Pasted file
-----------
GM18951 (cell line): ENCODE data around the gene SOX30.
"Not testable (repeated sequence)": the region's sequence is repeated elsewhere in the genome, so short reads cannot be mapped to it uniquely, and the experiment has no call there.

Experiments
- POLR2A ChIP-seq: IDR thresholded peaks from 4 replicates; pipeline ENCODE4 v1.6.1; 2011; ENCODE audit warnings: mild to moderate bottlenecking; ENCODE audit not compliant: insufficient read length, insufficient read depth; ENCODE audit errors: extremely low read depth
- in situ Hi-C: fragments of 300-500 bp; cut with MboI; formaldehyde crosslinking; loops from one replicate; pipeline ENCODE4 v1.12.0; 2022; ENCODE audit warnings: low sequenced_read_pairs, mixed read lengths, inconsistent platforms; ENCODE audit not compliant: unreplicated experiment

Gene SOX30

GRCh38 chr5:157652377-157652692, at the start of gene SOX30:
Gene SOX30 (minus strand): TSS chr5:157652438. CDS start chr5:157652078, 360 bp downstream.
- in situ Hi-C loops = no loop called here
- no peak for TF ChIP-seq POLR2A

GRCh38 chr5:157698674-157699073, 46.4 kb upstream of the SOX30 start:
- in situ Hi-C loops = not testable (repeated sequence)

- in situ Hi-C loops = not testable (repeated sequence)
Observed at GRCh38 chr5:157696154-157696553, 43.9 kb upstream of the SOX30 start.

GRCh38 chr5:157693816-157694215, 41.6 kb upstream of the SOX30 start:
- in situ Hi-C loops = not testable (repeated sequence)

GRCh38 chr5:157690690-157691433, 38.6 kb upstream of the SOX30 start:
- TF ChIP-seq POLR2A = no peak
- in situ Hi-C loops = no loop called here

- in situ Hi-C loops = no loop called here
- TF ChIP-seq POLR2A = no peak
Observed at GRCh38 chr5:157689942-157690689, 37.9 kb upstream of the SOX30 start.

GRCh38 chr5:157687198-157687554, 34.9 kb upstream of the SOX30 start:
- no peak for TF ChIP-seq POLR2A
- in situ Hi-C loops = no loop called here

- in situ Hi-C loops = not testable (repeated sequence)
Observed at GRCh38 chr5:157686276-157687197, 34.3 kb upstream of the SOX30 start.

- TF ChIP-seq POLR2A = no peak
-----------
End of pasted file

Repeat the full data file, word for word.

GM18951 (cell line): ENCODE data around the gene SOX30.
"Not testable (repeated sequence)": the region's sequence is repeated elsewhere in the genome, so short reads cannot be mapped to it uniquely, and the experiment has no call there.

Experiments
- POLR2A ChIP-seq: IDR thresholded peaks from 4 replicates; pipeline ENCODE4 v1.6.1; 2011; ENCODE audit warnings: mild to moderate bottlenecking; ENCODE audit not compliant: insufficient read length, insufficient read depth; ENCODE audit errors: extremely low read depth
- in situ Hi-C: fragments of 300-500 bp; cut with MboI; formaldehyde crosslinking; loops from one replicate; pipeline ENCODE4 v1.12.0; 2022; ENCODE audit warnings: low sequenced_read_pairs, mixed read lengths, inconsistent platforms; ENCODE audit not compliant: unreplicated experiment

Gene SOX30

GRCh38 chr5:157652377-157652692, at the start of gene SOX30:
Gene SOX30 (minus strand): TSS chr5:157652438. CDS start chr5:157652078, 360 bp downstream.
- in situ Hi-C loops = no loop called here
- no peak for TF ChIP-seq POLR2A

GRCh38 chr5:157698674-157699073, 46.4 kb upstream of the SOX30 start:
- in situ Hi-C loops = not testable (repeated sequence)

- in situ Hi-C loops = not testable (repeated sequence)
Observed at GRCh38 chr5:157696154-157696553, 43.9 kb upstream of the SOX30 start.

GRCh38 chr5:157693816-157694215, 41.6 kb upstream of the SOX30 start:
- in situ Hi-C loops = not testable (repeated sequence)

GRCh38 chr5:157690690-157691433, 38.6 kb upstream of the SOX30 start:
- TF ChIP-seq POLR2A = no peak
- in situ Hi-C loops = no loop called here

- in situ Hi-C loops = no loop called here
- TF ChIP-seq POLR2A = no peak
Observed at GRCh38 chr5:157689942-157690689, 37.9 kb upstream of the SOX30 start.

GRCh38 chr5:157687198-157687554, 34.9 kb upstream of the SOX30 start:
- no peak for TF ChIP-seq POLR2A
- in situ Hi-C loops = no loop called here

- in situ Hi-C loops = not testable (repeated sequence)
Observed at GRCh38 chr5:157686276-157687197, 34.3 kb upstream of the SOX30 start.

- TF ChIP-seq POLR2A = no peak